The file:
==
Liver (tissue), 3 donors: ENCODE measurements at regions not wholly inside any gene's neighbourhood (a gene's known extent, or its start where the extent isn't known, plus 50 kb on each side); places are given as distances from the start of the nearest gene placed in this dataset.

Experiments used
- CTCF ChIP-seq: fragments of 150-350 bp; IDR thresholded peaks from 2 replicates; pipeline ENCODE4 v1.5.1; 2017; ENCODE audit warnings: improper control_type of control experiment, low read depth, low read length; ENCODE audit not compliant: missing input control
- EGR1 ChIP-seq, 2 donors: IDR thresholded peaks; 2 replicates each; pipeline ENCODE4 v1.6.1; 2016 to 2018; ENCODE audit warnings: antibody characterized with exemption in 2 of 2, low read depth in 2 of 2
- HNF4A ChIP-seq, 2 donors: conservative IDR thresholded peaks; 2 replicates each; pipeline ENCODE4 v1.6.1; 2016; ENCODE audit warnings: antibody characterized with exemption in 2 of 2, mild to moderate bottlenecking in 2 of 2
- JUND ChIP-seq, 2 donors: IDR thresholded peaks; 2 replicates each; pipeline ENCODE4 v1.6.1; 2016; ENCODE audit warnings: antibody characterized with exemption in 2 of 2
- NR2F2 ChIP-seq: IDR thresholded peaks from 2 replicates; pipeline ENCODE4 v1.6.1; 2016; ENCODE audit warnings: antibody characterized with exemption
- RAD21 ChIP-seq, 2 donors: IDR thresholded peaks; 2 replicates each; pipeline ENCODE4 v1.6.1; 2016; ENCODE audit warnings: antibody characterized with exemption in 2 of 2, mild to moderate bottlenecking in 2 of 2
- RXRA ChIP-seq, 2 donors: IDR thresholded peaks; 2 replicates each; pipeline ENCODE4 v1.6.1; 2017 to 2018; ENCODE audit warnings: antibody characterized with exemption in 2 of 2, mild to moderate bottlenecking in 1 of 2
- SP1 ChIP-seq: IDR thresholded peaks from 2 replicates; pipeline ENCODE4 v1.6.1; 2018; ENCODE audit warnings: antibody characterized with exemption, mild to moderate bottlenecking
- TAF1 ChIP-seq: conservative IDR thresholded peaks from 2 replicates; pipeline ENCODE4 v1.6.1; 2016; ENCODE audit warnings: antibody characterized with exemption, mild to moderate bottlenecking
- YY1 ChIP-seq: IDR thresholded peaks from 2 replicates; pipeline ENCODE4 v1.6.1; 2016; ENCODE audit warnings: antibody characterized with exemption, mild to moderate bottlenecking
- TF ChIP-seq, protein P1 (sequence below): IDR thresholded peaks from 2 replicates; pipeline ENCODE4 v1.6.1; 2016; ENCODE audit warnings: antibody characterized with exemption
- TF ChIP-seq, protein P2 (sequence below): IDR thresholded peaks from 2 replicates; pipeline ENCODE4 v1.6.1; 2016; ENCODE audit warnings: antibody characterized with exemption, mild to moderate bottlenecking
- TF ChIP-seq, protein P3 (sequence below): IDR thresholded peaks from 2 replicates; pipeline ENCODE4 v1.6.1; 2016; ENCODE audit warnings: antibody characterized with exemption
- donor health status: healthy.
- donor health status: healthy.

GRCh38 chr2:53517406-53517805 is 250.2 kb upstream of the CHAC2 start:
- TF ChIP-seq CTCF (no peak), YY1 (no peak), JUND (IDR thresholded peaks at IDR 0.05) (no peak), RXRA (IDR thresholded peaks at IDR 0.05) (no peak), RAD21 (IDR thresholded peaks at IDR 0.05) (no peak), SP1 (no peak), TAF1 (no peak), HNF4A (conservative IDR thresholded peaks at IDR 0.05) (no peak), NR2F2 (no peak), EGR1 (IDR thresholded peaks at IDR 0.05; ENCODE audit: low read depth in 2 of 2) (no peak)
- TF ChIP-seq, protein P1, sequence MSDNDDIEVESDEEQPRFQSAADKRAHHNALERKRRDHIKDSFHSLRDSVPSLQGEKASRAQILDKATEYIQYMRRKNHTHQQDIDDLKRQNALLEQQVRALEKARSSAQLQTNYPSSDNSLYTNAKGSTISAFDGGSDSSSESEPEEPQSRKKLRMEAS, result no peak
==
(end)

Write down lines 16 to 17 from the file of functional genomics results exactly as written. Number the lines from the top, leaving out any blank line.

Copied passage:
- donor health status: healthy.
- donor health status: healthy.